A leisurely 45 minute walk later, we were at the base of the stairs that would take us right up to the entrance of the fort. In the rains, this stairway is converted into a veritable waterfall, making for some beautiful scenery and an interesting climb up. However, the stairs were really the pits in the heat we were facing, forcing us to rest every few minutes and fill ourselves up with water for another ascent. They were also completely devoid of interest except for some small temples and caves we came across once in a while.
The Korigad trail is really one of the simplest you would find to reach a fort, with most of the path consisting of the broad well defined stairs that curve through the mountains, so there is really no place where you would even have to think about using your hands or struggle to keep your balance. The only real challenge is if you elect to get off the patch and attempt to take the many shortcuts that would make your climb shorter. These shortcuts through the trees have the dual advantage of getting you through some forest cover as well as giving you a break from the stairs. We ended up taking quite a few of these shortcuts before finally reaching the fort.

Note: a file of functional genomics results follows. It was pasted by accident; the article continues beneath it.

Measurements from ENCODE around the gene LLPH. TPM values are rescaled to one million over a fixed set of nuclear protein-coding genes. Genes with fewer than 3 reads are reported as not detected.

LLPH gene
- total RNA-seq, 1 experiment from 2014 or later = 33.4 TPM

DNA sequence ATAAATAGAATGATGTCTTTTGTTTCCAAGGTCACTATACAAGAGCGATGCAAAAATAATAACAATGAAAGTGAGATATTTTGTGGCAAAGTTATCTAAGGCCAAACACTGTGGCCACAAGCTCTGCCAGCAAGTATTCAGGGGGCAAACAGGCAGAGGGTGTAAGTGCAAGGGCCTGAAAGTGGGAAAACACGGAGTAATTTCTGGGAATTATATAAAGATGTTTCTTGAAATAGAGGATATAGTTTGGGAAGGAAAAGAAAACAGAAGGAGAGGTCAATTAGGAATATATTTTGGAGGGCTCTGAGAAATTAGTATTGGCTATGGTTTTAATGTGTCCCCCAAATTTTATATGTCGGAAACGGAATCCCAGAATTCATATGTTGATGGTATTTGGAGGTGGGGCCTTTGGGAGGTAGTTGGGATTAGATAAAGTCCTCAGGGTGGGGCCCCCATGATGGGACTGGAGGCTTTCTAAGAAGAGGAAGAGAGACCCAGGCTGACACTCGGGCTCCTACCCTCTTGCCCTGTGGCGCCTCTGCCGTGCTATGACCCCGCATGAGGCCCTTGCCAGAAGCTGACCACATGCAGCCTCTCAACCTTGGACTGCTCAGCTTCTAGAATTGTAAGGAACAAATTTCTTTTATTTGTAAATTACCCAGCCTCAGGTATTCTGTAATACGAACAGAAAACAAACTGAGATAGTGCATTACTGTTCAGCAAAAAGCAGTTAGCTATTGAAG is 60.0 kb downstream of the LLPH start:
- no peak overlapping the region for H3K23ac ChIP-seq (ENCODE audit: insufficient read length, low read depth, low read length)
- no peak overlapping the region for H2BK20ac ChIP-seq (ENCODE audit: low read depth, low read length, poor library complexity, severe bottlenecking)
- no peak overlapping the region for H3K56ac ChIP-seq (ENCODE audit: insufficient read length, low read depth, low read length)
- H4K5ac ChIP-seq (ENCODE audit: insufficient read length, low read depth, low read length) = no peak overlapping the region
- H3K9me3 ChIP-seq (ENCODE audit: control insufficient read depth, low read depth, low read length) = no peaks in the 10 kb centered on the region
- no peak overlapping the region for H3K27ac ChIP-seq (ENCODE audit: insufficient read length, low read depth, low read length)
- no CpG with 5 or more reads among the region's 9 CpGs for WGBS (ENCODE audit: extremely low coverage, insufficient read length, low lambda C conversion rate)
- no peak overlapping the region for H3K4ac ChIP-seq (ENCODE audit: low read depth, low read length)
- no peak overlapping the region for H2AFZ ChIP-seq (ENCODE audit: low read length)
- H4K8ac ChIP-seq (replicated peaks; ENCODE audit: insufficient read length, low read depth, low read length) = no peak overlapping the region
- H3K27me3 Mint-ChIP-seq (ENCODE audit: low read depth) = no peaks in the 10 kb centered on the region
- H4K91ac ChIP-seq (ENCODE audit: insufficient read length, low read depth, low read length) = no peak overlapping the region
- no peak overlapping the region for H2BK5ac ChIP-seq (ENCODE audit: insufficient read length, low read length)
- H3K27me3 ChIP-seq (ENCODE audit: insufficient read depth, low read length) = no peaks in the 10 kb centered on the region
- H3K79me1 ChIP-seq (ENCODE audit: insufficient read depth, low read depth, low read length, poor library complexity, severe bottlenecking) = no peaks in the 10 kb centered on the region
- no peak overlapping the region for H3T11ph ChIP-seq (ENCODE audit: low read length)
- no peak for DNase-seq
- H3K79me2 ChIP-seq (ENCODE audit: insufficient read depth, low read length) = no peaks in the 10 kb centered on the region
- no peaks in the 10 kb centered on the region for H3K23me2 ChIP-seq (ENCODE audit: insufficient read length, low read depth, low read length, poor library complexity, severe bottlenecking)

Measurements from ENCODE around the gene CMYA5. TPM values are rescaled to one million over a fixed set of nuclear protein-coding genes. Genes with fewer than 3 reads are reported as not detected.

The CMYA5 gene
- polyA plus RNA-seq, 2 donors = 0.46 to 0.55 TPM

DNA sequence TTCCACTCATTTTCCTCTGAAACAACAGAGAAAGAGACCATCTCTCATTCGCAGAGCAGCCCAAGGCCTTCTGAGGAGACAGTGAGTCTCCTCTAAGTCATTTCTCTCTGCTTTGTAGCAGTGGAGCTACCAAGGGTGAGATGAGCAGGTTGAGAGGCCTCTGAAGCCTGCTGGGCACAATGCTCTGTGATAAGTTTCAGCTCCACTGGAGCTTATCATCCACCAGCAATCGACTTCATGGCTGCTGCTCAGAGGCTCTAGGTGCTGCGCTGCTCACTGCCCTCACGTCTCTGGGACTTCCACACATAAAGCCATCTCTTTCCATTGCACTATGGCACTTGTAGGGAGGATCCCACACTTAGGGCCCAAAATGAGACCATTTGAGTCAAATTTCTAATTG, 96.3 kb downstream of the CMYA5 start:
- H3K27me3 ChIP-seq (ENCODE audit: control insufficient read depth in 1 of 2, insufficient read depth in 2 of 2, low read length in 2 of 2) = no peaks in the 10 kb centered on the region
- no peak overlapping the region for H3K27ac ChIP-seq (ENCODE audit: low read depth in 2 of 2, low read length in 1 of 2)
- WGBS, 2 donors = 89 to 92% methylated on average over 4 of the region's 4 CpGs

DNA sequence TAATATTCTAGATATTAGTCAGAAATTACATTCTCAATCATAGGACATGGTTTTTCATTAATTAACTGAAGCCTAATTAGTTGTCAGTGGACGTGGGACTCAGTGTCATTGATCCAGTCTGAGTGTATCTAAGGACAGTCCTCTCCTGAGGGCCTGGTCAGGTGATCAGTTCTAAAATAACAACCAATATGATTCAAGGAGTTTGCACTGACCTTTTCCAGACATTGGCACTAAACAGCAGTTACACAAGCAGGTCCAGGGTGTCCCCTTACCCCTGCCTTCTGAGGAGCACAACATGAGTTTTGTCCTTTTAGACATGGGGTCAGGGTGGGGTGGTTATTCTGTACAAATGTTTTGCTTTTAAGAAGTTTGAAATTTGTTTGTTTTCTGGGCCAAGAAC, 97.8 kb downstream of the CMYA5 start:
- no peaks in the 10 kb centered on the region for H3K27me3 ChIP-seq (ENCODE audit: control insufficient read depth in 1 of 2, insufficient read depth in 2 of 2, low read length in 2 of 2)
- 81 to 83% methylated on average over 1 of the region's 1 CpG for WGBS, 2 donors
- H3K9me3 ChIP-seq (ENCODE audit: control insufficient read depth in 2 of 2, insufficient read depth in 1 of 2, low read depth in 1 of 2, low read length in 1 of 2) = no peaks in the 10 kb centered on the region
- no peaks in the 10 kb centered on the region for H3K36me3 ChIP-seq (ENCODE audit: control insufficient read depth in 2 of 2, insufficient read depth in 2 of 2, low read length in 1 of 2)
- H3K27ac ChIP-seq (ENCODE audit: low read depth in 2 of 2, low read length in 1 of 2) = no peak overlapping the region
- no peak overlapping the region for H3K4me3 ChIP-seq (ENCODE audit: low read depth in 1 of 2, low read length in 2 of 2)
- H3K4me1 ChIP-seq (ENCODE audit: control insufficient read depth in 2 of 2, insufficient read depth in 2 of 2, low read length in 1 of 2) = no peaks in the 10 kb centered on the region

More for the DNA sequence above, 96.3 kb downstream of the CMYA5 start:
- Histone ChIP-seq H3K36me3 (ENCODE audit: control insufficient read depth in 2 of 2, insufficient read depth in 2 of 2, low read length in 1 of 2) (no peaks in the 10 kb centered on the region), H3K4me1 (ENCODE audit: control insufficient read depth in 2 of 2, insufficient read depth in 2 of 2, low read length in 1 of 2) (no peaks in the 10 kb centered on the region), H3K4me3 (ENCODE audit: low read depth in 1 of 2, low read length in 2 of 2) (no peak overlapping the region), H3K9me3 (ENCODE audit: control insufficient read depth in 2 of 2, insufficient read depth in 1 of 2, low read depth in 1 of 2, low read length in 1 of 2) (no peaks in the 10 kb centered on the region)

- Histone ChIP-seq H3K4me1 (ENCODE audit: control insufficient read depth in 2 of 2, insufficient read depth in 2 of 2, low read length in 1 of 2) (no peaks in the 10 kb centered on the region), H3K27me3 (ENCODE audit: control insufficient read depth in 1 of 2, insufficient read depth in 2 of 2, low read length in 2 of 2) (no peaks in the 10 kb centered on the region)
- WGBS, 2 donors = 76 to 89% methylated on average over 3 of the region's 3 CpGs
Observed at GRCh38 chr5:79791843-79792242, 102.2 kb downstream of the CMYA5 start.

Normally, the primary reaction of an avid trekker on reaching the pinnacle he was aiming for is to forget the difficulties of the climb and revel in the winds and rains the highest peaks have on offer. However the Korigad peak is very different in this respect, being a large flat arid hilltop dotted with ruined stone structures and small shrines. The peak normally contains a couple of lakes, however, these had dried up in the heat of the summer months, with only a few inches of water to show that they ever existed. The worst part was that we couldnt find a single covered spot that would offer us a spot of relief from the sun. It didnt help that there was absolutely no semblance of any kind of wind, cool or hot. We did a quick tour of the peak, clicking photographs anything interesting, and then quickly headed back to the shade of a huge tree near the entrance to get some respite from the heat.